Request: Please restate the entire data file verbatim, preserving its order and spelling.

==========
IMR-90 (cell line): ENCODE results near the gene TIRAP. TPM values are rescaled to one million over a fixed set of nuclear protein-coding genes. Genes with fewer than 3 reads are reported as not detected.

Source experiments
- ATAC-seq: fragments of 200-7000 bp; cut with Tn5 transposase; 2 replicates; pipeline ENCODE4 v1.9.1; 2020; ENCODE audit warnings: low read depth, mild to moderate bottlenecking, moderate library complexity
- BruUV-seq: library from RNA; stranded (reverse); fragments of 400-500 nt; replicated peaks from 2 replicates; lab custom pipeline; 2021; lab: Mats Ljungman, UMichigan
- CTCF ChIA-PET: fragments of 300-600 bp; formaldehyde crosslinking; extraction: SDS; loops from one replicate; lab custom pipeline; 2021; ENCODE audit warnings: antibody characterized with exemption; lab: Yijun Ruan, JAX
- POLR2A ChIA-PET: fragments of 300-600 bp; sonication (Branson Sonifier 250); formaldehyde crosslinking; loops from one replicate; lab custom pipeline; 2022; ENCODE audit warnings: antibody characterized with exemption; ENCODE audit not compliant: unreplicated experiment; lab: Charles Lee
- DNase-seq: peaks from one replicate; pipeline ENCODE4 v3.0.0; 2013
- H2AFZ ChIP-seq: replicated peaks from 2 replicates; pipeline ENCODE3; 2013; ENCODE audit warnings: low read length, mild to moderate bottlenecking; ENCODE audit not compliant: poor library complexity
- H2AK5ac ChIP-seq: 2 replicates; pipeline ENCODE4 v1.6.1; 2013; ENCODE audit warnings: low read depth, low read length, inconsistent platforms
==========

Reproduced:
IMR-90 (cell line): ENCODE results near the gene TIRAP. TPM values are rescaled to one million over a fixed set of nuclear protein-coding genes. Genes with fewer than 3 reads are reported as not detected.

Source experiments
- ATAC-seq: fragments of 200-7000 bp; cut with Tn5 transposase; 2 replicates; pipeline ENCODE4 v1.9.1; 2020; ENCODE audit warnings: low read depth, mild to moderate bottlenecking, moderate library complexity
- BruUV-seq: library from RNA; stranded (reverse); fragments of 400-500 nt; replicated peaks from 2 replicates; lab custom pipeline; 2021; lab: Mats Ljungman, UMichigan
- CTCF ChIA-PET: fragments of 300-600 bp; formaldehyde crosslinking; extraction: SDS; loops from one replicate; lab custom pipeline; 2021; ENCODE audit warnings: antibody characterized with exemption; lab: Yijun Ruan, JAX
- POLR2A ChIA-PET: fragments of 300-600 bp; sonication (Branson Sonifier 250); formaldehyde crosslinking; loops from one replicate; lab custom pipeline; 2022; ENCODE audit warnings: antibody characterized with exemption; ENCODE audit not compliant: unreplicated experiment; lab: Charles Lee
- DNase-seq: peaks from one replicate; pipeline ENCODE4 v3.0.0; 2013
- H2AFZ ChIP-seq: replicated peaks from 2 replicates; pipeline ENCODE3; 2013; ENCODE audit warnings: low read length, mild to moderate bottlenecking; ENCODE audit not compliant: poor library complexity
- H2AK5ac ChIP-seq: 2 replicates; pipeline ENCODE4 v1.6.1; 2013; ENCODE audit warnings: low read depth, low read length, inconsistent platforms